“Earlier this week, Governor Charlie Baker of Massachusetts indicated he and other governors are reconsidering this new tax and cap scheme”
The Regional Greenhouse Gas Initiative (RGGI) has been responsible for electric prices zooming up ~50%-70% since it got underway around 2014. Just last week, representatives of the electric utilities went door-to-door across the state informing one and all that another 28% rate hike has been approved and will be going into effect soon.
Back of the envelope: 150% * 28% = 192%. Prices will be just about double from 2014, and RGGI is still building up steam. More rate hikes are in the offing as RGGI continues. This is all impossible to change. RGGI can not be scaled back or limited in any way. To do so, the political class would be admitting they made a mistake and the critics were right. This can *never* happen. The political class will never admit to a mistake. Besides, their cronies are getting rich.
In other news:
The MBTA has announced major cutbacks in regional public transportation.
Now we have the TCI, which is nothing more than a gas tax dressed up with all kinds of Xyz-Justice dogma.
So the current situation is:
1) RGGI puts MA in the running for highest electric prices in the nation.
2) Regional mass transit has been cut back hard.
3) TCI, a new gas tax is in the offing.

What do they want, we should all get a horse?????

Reply to  TonyL
November 21, 2020 3:20 am

“What do they want, we should all get a horse?????”

Horse pollution is organic so that would be OK.

Gunga Din
Reply to  Speed
November 21, 2020 4:40 pm
Reply to  TonyL
November 21, 2020 8:45 am

Work from home and have your food delivered (in EV trucks). Netflix et al for entertianment. Zoom foir companionship.

Reply to  Retired_Engineer_Jim
November 21, 2020 6:45 pm

Yes, that is the goal. And the stress being put on police departments, resulting is soaring crime, will guarantee that we stay securely locked in our cages at all times.

Reply to  TonyL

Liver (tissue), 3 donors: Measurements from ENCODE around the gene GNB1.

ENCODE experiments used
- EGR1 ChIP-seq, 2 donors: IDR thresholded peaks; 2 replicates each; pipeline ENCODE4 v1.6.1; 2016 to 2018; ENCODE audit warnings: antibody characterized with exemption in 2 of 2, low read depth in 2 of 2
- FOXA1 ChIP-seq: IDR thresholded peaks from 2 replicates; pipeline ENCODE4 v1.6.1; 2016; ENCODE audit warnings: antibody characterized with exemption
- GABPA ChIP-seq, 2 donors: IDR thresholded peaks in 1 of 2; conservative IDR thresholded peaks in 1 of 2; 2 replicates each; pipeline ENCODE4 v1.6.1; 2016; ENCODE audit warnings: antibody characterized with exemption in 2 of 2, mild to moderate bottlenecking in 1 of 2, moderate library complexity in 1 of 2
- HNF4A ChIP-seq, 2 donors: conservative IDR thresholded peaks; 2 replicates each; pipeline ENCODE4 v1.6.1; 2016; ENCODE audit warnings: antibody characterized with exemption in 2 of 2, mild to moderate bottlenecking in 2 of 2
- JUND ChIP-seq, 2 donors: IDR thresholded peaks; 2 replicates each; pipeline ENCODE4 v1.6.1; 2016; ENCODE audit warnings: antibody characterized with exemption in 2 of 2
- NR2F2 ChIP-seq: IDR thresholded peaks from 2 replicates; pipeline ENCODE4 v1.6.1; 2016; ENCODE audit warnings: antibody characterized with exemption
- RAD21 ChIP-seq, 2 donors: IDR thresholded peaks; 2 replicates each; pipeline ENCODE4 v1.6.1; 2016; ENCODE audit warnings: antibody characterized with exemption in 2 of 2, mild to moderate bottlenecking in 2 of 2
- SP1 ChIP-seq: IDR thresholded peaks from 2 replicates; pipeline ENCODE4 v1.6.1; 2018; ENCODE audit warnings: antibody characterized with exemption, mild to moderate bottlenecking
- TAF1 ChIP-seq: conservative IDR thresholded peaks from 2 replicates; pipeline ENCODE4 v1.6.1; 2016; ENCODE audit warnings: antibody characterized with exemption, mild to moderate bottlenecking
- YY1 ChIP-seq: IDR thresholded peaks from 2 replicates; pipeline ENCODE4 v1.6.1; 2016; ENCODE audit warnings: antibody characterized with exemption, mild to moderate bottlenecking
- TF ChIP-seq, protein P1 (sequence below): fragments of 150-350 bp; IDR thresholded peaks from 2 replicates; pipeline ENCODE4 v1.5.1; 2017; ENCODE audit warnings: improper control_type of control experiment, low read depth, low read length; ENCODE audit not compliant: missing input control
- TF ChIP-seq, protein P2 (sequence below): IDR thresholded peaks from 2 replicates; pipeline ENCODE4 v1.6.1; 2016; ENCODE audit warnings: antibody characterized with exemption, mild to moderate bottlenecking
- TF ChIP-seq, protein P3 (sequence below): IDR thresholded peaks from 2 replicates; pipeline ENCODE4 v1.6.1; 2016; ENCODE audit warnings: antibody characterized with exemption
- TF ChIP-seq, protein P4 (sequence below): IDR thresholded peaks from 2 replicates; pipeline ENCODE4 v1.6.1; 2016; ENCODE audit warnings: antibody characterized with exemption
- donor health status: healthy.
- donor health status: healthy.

November 23, 2020 10:15 pm

I can’t stomach how “Republicans in Massachusetts” can vote for that liberal. If I lived there (or Vermont or Maryland), I would probably vote for the Democrat just so that the person isn’t a phony. More Democrats probably voted for him than Republicans.

Carl Friis-Hansen
November 21, 2020 2:28 am

Maria Lopez-Nuñez certainly had a rational point there. I then tried to listen to segments of the full meeting – it was nail-biting frustrating and brought my memories of my 1974 visit to East Berlin.
In East Berlin, the socialist ruling had turned a city, which used to be cultural and happy center of Europe, into a ghost town. No smiling faces, children in rags, houses still full of bullet holes from the Second World War and trams occupied by only the driver. Empty museums, apart from a single museum inspector and four soldiers parading outside.
We are accelerating towards East Berlin if freedom to promote decedent view on equal terms are rejected by the woke and the socialist elite.
The Greens disconnect between academic virtual city slicker egotism and traditional values, comfort, reality and genuine quality of life is mind blowing.

John McCabe
November 21, 2020 2:36 am

Possible typo “infinitesimal changes”; should that be “infinitesimallly small changes”?

Flight Level
November 21, 2020 3:39 am

Back in the 2010-ish years the Swiss communist party (yes, it exists !) tossed around their manifesto which was said to be copy-paste inspired from the German trend.

It clearly stated that population should be kept in concentrated energy efficient mega structures where work commutes are kept to the strict minimum. Individual mobility was eliminated idem as private property of any kind.